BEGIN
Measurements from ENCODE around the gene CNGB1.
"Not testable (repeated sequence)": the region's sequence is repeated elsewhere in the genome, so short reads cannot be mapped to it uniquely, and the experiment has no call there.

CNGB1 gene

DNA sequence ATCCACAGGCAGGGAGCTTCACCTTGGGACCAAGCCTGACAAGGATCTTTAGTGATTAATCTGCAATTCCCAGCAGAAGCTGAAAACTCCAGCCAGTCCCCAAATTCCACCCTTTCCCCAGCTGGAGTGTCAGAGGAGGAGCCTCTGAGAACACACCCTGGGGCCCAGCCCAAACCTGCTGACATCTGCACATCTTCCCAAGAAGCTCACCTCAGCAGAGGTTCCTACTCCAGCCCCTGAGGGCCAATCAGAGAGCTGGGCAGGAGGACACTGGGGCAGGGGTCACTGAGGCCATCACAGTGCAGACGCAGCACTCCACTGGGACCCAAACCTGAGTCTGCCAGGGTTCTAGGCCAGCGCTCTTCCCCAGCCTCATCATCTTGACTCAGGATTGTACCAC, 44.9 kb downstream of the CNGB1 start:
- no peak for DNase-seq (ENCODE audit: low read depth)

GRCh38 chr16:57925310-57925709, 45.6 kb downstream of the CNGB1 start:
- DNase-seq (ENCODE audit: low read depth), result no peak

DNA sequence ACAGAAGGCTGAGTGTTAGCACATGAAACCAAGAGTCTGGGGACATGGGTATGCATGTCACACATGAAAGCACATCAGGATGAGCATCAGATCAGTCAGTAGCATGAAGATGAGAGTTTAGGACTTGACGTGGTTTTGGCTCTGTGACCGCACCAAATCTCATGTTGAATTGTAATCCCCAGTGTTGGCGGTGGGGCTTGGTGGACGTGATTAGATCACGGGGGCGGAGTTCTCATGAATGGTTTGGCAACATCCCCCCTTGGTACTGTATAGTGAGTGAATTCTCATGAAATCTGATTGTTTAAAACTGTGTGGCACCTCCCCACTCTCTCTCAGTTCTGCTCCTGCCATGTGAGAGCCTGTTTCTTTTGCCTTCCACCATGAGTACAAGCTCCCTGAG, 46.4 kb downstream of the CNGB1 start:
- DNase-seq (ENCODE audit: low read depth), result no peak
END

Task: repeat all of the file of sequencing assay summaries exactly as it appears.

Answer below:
Measurements from ENCODE around the gene CNGB1.
"Not testable (repeated sequence)": the region's sequence is repeated elsewhere in the genome, so short reads cannot be mapped to it uniquely, and the experiment has no call there.

CNGB1 gene

DNA sequence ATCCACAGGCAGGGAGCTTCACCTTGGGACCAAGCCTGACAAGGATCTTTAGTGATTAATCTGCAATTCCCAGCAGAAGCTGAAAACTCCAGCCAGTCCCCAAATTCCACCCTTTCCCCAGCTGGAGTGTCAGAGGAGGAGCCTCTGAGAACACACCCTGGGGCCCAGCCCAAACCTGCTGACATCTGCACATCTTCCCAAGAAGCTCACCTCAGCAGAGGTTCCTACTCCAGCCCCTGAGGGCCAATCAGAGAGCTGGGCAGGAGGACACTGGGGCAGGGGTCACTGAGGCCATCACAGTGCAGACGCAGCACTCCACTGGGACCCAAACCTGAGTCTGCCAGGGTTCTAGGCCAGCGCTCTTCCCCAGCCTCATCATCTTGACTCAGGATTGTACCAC, 44.9 kb downstream of the CNGB1 start:
- no peak for DNase-seq (ENCODE audit: low read depth)

GRCh38 chr16:57925310-57925709, 45.6 kb downstream of the CNGB1 start:
- DNase-seq (ENCODE audit: low read depth), result no peak

DNA sequence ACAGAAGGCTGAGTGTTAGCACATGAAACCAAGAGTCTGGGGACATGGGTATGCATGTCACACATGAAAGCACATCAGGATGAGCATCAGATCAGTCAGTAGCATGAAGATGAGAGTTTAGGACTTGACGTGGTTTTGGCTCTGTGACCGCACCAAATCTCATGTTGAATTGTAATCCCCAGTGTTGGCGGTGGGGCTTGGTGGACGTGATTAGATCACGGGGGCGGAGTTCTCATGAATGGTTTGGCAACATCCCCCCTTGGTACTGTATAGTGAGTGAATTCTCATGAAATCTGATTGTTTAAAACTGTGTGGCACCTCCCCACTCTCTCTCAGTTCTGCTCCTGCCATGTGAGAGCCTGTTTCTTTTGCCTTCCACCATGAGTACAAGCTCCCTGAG, 46.4 kb downstream of the CNGB1 start:
- DNase-seq (ENCODE audit: low read depth), result no peak